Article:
It’s a process that feels fantastic. As soon as that compression is released, because inside the bone it looks like a honeycomb, all those little walls inside the bone become slightly bent. Then they spring back a position. When they spring back in position, now they’re stimulated to pull in minerals and decalcify. This is the normal process that children use and teenagers use to build bone. They’re running, they’re jumping, they’re going through high impact. So we emulate the impact to get the same effect.
Julie Edwards: How do people access OsteoStrong?
Dr. John Jaquish: There are clinics. There are 250 clinics in 12 different countries. Quite a few in Tennessee.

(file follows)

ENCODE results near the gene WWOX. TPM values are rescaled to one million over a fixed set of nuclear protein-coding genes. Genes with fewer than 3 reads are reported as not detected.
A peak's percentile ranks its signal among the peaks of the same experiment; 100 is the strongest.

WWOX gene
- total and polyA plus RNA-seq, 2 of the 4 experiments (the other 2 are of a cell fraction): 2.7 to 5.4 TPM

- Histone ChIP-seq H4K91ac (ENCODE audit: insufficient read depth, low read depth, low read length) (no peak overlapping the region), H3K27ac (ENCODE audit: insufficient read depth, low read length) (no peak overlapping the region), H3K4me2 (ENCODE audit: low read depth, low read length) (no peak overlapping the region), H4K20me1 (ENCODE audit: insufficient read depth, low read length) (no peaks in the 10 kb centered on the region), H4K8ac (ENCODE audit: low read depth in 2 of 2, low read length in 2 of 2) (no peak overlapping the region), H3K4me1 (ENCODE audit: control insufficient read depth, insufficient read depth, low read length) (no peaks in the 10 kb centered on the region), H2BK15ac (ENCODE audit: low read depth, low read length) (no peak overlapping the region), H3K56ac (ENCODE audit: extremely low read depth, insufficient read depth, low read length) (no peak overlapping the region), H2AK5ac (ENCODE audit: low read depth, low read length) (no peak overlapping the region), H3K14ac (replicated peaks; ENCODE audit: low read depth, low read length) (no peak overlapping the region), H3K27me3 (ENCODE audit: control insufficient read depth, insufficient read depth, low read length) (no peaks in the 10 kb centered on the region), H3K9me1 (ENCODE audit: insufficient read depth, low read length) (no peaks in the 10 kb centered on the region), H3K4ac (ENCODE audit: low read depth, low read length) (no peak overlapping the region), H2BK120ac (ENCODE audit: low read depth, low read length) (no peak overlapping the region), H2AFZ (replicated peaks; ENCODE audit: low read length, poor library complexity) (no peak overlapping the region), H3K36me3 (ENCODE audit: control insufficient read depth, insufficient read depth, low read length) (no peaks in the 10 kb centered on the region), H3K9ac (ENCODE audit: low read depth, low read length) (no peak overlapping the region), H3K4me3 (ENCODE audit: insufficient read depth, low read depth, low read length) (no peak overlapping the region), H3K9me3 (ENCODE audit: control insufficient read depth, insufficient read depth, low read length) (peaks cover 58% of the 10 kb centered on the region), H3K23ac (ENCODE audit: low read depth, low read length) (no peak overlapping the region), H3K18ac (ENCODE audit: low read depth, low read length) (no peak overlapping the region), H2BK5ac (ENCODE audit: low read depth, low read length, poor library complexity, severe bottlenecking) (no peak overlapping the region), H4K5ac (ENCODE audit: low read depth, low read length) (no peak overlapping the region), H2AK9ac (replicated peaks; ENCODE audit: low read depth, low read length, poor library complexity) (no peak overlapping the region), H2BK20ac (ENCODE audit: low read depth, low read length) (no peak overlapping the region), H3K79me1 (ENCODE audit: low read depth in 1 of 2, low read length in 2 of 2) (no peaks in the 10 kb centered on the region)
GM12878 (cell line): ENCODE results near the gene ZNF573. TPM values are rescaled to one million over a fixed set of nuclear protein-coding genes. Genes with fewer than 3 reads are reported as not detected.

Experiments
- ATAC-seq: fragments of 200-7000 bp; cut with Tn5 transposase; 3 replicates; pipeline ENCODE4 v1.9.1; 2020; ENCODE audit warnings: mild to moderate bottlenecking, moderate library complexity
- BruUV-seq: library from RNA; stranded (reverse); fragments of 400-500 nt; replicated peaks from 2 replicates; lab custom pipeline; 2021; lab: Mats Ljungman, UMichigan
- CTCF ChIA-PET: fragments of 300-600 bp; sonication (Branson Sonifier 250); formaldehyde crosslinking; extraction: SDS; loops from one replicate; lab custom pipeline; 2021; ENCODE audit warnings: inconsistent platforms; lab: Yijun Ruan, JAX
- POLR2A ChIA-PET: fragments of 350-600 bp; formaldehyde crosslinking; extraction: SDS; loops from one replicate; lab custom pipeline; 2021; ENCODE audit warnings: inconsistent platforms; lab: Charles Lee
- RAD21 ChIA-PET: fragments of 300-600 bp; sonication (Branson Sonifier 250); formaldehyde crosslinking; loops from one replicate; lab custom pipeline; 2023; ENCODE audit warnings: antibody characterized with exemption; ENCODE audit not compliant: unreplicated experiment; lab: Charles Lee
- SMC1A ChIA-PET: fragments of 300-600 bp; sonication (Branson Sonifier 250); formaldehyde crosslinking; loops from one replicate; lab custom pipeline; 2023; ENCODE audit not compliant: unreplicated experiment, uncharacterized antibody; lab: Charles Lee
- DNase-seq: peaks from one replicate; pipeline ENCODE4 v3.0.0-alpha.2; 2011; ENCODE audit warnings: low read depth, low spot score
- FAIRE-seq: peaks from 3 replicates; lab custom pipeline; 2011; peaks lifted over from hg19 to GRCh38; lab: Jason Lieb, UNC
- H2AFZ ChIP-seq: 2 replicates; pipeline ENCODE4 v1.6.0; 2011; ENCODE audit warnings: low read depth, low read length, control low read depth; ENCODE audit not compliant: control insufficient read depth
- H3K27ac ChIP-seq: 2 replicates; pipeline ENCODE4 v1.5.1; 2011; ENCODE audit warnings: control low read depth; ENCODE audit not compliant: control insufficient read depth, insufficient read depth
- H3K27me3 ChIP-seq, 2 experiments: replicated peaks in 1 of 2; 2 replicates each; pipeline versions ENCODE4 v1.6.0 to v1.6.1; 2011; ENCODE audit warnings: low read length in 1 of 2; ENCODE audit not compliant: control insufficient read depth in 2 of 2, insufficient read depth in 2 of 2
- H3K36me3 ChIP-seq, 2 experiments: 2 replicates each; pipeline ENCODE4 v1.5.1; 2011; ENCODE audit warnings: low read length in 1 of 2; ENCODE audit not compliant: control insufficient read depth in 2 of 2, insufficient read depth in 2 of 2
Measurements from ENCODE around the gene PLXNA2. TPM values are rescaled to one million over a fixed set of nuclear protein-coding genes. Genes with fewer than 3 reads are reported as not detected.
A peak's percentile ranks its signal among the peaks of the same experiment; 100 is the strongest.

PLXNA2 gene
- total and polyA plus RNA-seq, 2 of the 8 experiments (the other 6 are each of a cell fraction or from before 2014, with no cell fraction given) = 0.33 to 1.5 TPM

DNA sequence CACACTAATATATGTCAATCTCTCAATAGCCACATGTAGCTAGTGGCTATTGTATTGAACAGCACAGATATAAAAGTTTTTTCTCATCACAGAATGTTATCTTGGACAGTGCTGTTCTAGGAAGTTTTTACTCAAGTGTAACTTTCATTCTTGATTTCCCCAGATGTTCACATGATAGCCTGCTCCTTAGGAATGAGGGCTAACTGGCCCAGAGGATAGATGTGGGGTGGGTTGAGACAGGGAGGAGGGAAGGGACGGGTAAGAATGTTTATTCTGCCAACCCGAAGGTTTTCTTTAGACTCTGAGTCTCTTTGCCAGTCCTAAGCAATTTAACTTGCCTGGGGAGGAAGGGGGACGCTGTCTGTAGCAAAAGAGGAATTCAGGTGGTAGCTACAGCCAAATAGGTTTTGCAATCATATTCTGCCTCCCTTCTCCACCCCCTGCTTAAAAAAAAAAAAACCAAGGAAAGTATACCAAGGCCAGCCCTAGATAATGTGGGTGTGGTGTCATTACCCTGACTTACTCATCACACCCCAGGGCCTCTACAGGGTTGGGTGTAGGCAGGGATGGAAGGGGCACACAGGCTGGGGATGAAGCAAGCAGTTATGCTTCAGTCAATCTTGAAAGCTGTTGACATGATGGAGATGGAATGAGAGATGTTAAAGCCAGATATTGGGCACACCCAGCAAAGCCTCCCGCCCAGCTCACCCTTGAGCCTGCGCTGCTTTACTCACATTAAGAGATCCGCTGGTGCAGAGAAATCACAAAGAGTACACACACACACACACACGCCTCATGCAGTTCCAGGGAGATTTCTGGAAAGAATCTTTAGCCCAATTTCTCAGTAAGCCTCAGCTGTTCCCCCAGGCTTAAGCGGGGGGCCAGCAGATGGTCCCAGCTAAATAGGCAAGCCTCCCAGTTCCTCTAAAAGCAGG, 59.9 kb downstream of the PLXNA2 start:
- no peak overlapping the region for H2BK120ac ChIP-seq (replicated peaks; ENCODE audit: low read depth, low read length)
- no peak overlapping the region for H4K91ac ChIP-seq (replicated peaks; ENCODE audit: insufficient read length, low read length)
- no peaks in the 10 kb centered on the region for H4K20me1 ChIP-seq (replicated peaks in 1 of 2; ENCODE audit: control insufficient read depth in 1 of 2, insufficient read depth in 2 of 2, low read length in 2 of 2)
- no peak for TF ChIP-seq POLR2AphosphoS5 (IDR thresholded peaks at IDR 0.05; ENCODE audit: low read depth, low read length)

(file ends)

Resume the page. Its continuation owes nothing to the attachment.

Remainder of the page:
Julie Edwards: I have to tell you that I could talk to you for the full hour if we had time. I have question after question after question. And you have got resume bragging right after resume bragging right. And I wish that we had more time, but if other people want to find out more about you or to check out the book that you have written, how do they do that, on Amazon? Did they get your book?
Dr. John Jaquish: The book on Amazon, it’s called Weightlifting Is a Waste of Time. It’s a Wall Street Journal bestseller. The other place is my website, which leads to all my social links doctorj.com.
Julie Edwards: Well, it has been a pleasure talking to you and I hope that we can do it again. So I’m not going to worry so much about hitting that steep hill in my neighborhood today when I go from our walk. So thank you for that.
Dr. John Jaquish: Better a choice. All right.
Julie Edwards: Great talking to you.
Dr. John Jaquish: Good talking to you.